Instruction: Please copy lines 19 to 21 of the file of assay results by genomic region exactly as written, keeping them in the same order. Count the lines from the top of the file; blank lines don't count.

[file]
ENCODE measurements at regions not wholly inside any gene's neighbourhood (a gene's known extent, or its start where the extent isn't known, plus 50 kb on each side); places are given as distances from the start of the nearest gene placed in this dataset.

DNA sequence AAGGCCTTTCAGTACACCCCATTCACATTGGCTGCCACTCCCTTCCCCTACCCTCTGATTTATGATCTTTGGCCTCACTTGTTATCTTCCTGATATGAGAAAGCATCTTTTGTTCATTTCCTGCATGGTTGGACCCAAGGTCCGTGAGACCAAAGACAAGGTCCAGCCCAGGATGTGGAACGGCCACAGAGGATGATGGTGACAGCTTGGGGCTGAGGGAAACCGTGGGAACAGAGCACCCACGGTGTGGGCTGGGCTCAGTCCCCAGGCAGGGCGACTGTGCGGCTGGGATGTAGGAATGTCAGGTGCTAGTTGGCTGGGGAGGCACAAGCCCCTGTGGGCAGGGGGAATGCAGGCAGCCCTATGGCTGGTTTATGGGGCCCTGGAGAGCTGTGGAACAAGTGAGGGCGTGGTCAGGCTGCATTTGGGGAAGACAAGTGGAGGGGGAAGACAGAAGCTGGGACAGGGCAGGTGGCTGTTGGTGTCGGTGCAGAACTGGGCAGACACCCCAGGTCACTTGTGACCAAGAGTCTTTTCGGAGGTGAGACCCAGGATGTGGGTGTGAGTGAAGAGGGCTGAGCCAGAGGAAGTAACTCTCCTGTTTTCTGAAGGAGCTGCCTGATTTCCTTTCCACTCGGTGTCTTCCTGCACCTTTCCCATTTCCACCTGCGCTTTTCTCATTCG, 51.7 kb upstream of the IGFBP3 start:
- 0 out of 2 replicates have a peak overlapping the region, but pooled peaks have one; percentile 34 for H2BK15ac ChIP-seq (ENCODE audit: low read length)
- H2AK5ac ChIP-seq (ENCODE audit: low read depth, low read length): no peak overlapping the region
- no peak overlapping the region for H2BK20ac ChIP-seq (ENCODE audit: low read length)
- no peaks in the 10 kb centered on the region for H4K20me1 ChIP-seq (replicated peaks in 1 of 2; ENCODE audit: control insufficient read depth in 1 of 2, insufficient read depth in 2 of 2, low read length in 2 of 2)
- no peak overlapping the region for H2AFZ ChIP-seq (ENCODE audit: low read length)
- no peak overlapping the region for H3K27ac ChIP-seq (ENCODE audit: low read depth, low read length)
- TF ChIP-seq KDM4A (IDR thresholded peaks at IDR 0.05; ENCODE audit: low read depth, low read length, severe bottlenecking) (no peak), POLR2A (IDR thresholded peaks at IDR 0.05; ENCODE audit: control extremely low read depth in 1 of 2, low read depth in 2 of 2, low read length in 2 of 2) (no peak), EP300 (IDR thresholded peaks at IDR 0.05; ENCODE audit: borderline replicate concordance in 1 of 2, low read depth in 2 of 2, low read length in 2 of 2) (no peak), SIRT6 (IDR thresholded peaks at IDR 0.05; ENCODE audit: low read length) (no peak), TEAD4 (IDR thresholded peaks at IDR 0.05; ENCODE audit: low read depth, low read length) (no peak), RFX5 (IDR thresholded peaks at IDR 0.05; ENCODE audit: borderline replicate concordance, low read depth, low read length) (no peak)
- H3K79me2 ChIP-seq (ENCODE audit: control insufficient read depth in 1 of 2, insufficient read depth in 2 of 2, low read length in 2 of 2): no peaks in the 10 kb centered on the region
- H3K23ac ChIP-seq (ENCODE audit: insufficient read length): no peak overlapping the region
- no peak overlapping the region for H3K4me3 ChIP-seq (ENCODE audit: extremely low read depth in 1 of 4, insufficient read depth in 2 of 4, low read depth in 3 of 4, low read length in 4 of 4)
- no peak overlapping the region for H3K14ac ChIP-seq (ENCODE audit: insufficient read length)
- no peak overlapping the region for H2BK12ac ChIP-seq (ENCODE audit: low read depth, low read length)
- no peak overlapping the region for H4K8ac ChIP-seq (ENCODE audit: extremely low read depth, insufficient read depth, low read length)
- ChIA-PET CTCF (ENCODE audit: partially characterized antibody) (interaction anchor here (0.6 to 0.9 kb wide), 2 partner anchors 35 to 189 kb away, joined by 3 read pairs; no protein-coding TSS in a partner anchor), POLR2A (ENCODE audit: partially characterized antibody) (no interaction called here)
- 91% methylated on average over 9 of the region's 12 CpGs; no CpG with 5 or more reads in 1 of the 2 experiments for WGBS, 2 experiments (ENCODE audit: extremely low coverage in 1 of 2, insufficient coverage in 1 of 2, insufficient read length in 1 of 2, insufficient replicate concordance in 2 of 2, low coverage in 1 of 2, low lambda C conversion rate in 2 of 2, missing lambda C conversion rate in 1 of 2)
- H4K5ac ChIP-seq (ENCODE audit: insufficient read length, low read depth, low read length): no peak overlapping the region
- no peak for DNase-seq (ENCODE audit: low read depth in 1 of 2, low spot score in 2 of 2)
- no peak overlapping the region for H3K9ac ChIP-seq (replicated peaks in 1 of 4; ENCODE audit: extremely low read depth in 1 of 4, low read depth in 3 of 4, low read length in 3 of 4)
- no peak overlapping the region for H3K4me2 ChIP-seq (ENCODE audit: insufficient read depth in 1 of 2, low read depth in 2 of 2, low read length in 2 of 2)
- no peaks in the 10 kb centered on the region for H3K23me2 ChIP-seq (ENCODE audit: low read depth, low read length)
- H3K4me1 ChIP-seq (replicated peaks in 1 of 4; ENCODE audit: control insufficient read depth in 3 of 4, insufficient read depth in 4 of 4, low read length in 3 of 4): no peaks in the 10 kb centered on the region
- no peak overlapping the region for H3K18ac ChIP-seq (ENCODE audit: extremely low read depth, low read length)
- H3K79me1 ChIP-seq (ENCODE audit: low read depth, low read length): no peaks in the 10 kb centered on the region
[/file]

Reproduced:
- no peak for DNase-seq (ENCODE audit: low read depth in 1 of 2, low spot score in 2 of 2)
- no peak overlapping the region for H3K9ac ChIP-seq (replicated peaks in 1 of 4; ENCODE audit: extremely low read depth in 1 of 4, low read depth in 3 of 4, low read length in 3 of 4)
- no peak overlapping the region for H3K4me2 ChIP-seq (ENCODE audit: insufficient read depth in 1 of 2, low read depth in 2 of 2, low read length in 2 of 2)